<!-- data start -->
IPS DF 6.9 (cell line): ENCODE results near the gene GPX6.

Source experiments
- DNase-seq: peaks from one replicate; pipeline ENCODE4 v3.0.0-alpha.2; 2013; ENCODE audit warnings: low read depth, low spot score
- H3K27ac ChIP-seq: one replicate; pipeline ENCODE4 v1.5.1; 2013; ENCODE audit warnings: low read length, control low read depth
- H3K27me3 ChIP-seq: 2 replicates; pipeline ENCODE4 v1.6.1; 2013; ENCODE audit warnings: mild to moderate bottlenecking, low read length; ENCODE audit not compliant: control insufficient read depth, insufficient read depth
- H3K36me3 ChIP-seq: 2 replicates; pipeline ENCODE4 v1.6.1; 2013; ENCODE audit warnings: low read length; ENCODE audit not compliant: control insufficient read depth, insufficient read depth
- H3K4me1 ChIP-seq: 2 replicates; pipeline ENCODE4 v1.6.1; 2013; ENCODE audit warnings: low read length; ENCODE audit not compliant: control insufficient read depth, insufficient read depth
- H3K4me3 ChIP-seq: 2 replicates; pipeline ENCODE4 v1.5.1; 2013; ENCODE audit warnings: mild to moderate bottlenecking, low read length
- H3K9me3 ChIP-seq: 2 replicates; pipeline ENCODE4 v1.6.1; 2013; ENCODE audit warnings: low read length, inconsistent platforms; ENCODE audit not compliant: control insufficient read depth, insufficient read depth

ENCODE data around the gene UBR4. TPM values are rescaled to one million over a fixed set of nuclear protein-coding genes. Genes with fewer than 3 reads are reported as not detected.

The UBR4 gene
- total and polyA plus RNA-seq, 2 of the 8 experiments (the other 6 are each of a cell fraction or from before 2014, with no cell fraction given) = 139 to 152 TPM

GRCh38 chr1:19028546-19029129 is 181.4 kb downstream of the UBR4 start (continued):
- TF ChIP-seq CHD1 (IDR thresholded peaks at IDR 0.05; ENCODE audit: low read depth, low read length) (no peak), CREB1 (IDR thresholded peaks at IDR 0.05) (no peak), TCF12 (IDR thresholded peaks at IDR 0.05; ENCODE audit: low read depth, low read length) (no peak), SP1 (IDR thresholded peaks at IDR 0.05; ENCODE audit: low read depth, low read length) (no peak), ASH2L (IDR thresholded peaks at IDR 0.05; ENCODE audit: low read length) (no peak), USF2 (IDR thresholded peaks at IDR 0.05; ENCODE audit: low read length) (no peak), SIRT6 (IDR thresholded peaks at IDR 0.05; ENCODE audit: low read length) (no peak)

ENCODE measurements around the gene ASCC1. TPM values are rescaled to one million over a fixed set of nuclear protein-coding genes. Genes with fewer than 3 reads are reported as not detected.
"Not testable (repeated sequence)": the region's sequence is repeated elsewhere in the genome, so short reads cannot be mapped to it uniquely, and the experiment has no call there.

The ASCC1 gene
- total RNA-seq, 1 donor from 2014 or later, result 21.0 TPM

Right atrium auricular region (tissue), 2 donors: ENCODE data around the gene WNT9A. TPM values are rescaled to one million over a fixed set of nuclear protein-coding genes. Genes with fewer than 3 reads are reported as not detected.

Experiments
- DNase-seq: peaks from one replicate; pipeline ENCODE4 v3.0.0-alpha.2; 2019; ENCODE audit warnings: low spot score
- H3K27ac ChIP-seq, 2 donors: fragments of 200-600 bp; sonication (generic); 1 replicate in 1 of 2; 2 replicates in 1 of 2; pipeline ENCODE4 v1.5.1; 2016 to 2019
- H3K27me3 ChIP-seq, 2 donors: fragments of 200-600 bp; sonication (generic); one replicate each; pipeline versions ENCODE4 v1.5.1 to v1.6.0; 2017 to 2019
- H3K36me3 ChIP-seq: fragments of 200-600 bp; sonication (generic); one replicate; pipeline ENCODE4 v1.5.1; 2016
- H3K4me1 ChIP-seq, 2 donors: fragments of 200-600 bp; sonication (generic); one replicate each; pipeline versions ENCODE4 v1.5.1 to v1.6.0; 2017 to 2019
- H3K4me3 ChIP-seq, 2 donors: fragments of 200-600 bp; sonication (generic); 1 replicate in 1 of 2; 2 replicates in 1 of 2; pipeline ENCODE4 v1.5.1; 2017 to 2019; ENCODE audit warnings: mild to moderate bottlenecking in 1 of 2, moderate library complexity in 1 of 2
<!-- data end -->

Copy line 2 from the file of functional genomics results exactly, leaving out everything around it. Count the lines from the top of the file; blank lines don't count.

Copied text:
Source experiments